Joan of Plattsburg

Joan of Plattsburg is a 1918 American propaganda comedy drama film co-directed by William Humphrey and George Loane Tucker, written by Tucker from a story by Porter Emerson Browne, photographed by Oliver T. Marsh, released by the Goldwyn Pictures Corporation and starring Mabel Normand.[1] It is not known whether the film currently survives,[2] and it may be a lost film.

Joan of Plattsburg
Film poster
Directed byWilliam Humphrey
George Loane Tucker
Produced byGoldwyn Pictures Corporation
Written byPorter Emerson Browne (story)
George Loane Tucker (writer)
StarringMabel Normand
CinematographyOliver T. Marsh
Distributed byGoldwyn Pictures
Release date
  • May 5, 1918 (1918-05-05)
Running time
6 reels
CountryUnited States
LanguageSilent (English intertitles)


As described in a film magazine,[3] Joan (Normand), an orphan, becomes interested in the drilling of soldiers at an American World War I training camp near the orphan asylum of which she is an inmate. One day while evading the angry superintendent, she conceals herself in a cellar and discovers a meeting place of German spies who are plotting. She believes that, like a modern day Joan of Arc, she's listening to disembodied voices. She reports the matter to the major, who sets out to capture the spies and sends Joan to live with his mother. When he returns from the war, he finds Joan waiting for him.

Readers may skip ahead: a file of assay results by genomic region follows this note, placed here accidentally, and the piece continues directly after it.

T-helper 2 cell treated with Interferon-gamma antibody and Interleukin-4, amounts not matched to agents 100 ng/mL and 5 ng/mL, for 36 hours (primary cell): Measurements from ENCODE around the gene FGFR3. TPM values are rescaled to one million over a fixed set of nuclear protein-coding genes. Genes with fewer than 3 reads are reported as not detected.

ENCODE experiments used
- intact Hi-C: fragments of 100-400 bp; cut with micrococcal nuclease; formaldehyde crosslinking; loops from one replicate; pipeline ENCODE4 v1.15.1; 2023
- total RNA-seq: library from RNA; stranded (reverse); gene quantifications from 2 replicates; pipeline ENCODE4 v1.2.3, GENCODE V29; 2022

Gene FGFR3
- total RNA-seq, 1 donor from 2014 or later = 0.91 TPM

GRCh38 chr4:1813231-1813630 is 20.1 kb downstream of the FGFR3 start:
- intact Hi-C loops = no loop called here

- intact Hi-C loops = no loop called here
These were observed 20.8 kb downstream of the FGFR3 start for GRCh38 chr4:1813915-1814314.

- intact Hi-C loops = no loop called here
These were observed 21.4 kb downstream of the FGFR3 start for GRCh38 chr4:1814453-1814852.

1. IMDB entry
  2. Progressive Silent Film List: Joan of Plattsburg at
  3. "Reviews: Joan of Plattsburg". Exhibitors Herald. New York City: Exhibitors Herald Company. 6 (21): 27. May 18, 1918.

This article is issued from Wikipedia. The text is licensed under Creative Commons - Attribution - Sharealike. Additional terms may apply for the media files.